Yes, I did it too, for the 2014-15 allocations, and got .975. (A bit different from you - did you include the UoAs that had staff in the RAE but get no QR becasue their profile has no 3* and 4*? - but that's not important, the point is that it's certainly very high). Also a correlation of .983 between the actual 14-15 allocations to universities and what they'd get if the allocation was (within UoAs) proportional to staff numbers submitted, as Dorothy suggested.Delete
But you've got to be careful not to assume that these high correlations imply the allocations would be just about the same if they were based on staff numbers alone. High correlation means there's a strong linear relationship, not that one quantity is equal to the other one. The regression equation to get the actual allocation from the proportional-to-staff (within UoAs) allocation is (roughly), in £,
Actual= -1.7million + 1.2 * prop-to-staff allocation
and, perhaps even more interesting, if you regress the actual allocation on the total staff submitted (FTE) regardless of messing about with different 'subject pot' sizes to take account of different research costs etc., you get
Actual = -2.7m + 32k per staff member
So we could use that and get pretty similar allocations to now, one could argue. Universities that submit fewer than 85 staff aren't going to be happy because they get a negative allocation, and nor are the biggest QR recipients, Oxford and Cambridge, because they are high outliers in both models.
Also with allocation proportional to staff numbers within UoAs (and not 'corrected' by regression to look more like the current actuals), Oxford and Cambridge would lose out pretty badly - each would get over £20m less than their current (£77m each) allocations. Imperial and UCL would be big losers too (about £10m each), and Manchester about £9m, while Plymouth and Leicester would each gain a bit less than £5m.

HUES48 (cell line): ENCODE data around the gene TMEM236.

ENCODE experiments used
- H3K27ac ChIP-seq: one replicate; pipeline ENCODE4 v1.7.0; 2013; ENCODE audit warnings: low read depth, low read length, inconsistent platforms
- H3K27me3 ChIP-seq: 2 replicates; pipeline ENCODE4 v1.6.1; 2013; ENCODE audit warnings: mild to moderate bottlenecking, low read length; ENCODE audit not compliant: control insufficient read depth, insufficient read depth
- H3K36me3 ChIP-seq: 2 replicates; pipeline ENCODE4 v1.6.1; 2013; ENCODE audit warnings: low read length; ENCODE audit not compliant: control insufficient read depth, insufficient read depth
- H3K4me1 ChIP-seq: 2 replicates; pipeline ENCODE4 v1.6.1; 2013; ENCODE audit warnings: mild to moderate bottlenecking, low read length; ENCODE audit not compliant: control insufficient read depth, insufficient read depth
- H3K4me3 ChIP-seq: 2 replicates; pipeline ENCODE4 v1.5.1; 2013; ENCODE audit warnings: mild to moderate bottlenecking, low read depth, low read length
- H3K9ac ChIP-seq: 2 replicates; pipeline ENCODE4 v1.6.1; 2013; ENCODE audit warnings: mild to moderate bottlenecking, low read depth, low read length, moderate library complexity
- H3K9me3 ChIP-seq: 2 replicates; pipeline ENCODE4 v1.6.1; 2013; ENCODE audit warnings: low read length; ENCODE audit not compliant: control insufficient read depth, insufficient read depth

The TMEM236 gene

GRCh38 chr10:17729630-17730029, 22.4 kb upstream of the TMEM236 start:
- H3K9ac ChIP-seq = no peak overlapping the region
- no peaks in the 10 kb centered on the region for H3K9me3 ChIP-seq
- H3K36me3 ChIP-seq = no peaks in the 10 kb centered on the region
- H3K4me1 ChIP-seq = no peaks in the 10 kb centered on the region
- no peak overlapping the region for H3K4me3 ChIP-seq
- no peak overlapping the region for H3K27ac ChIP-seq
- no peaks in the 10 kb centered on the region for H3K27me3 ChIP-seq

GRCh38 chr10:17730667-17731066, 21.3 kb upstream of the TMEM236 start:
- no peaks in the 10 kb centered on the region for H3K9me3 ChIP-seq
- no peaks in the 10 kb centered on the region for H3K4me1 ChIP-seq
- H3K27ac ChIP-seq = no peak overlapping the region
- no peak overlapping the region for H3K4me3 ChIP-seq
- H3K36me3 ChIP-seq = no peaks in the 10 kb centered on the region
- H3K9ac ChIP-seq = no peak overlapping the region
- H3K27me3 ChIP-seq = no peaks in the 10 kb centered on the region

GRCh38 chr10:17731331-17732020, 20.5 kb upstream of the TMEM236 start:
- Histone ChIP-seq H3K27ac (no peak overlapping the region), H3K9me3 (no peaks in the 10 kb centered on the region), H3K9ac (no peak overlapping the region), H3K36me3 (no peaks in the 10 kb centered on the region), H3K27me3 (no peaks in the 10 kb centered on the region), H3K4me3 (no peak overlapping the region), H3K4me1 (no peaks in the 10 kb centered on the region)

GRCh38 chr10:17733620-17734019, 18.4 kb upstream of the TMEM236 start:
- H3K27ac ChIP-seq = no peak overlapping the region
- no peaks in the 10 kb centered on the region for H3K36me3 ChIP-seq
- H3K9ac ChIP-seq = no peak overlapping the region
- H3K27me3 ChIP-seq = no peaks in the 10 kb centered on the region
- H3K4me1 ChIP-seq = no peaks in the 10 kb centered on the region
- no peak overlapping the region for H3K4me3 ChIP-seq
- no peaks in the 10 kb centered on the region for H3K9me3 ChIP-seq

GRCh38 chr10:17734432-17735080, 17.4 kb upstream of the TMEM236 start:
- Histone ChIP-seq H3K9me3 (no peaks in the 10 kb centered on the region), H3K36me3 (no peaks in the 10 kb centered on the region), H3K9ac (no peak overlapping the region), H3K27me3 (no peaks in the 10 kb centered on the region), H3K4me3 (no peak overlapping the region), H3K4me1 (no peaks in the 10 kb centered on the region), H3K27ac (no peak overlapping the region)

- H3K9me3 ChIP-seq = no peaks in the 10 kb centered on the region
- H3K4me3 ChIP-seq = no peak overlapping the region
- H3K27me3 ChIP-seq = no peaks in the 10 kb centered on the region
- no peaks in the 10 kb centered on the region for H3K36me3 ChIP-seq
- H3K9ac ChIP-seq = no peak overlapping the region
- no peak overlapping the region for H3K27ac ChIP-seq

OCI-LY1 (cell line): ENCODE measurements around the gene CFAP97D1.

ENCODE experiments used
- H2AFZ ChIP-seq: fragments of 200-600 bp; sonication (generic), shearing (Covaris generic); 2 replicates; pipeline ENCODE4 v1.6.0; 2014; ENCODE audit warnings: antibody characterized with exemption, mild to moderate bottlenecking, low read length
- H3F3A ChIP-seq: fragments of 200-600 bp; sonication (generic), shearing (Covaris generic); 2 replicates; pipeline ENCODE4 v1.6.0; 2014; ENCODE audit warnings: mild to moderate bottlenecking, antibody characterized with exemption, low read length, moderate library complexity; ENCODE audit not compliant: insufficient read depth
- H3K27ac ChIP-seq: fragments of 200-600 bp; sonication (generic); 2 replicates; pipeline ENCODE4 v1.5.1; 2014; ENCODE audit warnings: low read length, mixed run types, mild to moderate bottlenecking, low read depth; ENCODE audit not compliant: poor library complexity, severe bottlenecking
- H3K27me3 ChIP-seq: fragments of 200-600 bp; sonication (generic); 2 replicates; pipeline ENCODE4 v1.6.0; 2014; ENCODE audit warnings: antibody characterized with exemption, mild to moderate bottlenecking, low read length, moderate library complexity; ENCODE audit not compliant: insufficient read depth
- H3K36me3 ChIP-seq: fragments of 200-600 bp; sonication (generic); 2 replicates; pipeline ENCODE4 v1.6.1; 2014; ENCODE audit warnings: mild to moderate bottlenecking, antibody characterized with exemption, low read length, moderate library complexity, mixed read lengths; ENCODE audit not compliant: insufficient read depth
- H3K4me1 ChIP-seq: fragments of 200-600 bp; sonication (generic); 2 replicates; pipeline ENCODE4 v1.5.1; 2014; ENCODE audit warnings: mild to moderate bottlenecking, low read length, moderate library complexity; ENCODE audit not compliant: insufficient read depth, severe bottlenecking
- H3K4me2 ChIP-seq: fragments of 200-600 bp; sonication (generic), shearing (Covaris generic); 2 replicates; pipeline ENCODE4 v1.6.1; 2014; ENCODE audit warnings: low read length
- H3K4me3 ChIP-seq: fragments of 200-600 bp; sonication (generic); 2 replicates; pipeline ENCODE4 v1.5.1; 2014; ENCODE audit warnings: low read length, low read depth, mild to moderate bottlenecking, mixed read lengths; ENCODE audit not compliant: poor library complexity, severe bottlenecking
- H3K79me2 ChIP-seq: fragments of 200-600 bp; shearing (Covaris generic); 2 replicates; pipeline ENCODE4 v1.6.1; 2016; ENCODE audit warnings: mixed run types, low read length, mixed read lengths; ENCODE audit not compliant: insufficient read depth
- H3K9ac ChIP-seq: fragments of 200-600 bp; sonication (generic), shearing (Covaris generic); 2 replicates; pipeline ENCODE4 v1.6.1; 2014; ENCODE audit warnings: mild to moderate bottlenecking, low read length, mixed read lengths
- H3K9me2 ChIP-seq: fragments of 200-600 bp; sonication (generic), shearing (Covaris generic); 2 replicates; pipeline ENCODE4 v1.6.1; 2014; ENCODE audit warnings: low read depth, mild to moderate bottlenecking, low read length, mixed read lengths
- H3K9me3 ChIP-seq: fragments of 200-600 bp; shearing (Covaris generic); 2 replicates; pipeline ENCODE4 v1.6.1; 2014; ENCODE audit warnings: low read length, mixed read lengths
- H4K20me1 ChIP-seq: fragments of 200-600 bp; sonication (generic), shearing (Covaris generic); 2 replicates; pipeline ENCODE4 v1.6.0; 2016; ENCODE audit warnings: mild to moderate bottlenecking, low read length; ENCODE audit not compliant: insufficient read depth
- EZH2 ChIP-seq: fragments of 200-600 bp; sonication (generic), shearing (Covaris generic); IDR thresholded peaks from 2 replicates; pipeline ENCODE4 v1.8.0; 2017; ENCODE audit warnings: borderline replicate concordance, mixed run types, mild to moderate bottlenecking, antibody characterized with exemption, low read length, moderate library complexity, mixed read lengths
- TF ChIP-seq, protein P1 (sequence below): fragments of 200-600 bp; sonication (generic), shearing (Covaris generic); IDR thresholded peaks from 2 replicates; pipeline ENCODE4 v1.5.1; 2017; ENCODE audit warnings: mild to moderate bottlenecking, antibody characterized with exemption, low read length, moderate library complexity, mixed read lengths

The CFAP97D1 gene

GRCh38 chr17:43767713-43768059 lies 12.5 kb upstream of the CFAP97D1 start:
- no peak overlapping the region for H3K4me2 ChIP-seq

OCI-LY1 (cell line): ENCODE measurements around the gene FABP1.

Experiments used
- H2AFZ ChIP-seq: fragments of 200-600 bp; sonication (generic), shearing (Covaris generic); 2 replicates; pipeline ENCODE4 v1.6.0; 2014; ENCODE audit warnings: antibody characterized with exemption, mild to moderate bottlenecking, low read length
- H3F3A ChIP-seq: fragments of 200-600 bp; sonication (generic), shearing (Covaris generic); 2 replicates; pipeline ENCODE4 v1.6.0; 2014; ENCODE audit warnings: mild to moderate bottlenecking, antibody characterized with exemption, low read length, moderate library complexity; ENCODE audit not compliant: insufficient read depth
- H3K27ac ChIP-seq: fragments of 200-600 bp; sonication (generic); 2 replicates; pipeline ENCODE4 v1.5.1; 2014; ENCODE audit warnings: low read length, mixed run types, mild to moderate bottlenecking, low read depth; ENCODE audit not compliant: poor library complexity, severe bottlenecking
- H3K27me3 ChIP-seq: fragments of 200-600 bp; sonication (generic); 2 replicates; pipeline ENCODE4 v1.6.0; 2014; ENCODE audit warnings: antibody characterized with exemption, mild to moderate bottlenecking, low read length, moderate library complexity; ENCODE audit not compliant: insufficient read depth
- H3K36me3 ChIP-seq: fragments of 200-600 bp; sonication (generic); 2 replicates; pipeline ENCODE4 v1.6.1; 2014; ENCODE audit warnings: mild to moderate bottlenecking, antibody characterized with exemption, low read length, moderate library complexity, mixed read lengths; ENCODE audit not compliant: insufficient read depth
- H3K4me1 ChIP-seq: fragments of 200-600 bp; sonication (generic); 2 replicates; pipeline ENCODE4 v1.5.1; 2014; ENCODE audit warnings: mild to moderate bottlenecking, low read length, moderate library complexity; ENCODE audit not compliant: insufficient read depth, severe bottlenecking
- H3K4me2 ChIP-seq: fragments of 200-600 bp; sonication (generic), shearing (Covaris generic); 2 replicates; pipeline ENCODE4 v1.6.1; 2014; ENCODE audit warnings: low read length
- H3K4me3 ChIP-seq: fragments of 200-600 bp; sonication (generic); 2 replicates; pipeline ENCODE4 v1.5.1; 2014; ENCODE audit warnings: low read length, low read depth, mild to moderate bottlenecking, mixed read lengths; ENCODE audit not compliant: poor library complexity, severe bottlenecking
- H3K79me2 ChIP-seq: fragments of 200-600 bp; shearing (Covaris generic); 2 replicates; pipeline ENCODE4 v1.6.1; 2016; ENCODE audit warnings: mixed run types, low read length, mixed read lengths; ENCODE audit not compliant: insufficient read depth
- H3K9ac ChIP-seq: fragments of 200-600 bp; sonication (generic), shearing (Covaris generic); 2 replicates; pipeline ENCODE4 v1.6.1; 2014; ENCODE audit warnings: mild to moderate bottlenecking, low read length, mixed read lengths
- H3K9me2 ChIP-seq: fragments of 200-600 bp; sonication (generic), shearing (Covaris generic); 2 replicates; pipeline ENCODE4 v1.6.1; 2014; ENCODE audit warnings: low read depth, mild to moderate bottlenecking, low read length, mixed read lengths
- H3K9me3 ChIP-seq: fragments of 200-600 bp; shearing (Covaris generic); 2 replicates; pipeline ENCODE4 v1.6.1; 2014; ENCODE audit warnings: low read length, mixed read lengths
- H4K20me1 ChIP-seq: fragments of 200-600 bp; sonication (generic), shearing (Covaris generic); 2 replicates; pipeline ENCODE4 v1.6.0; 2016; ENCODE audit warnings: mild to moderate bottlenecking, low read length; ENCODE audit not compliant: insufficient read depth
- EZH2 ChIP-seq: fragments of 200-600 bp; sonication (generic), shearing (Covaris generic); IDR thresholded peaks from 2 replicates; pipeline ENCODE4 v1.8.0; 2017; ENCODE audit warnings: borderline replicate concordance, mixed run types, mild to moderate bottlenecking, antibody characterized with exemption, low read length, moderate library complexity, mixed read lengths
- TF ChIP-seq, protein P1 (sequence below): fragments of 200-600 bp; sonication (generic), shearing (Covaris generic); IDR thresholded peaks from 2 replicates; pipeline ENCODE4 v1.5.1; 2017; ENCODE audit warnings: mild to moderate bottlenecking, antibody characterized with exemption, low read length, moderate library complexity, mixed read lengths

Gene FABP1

I used the 2009/10 figures, so that probably accounts for our different results.Delete
Don't forget that you're saving the vast majority of the cost of the assessment exercise too, which was apparently £47m in 2008. If you assume that this is real money, then it covers the Oxbridge loss you calculated on its own. And if you were still worried about the effect on one type of institution I guess it would be pretty easy to adjust the objective definition of who counts as research active to provide any outcome that the sector perceives as desirable.
Great post. Those correlations between number of staff and QR income are astonishingly high. I wonder what the test-retest reliability of the REF process is. It seems entirely plausible that it wouldn't be higher than those rs.ReplyDelete
This sounds like a very sensible suggestion. I'm no fan of metrics but it seems that allocation of a discrete numeric value (funds) would be much better served by a discrete numeric measure (research staff numbers) than anything else. Also much more difficult to game than quality metrics which are all too often a consequence of fads and trends rather than lasting quality. Any such thing should be judged with a 5-10 years gap. The REF (and formerly RAE to which I was closer) seems more like a game of Potemkin villages than anything of any value (given the amount of time and resource it takes both for the assessors and the assessed).ReplyDelete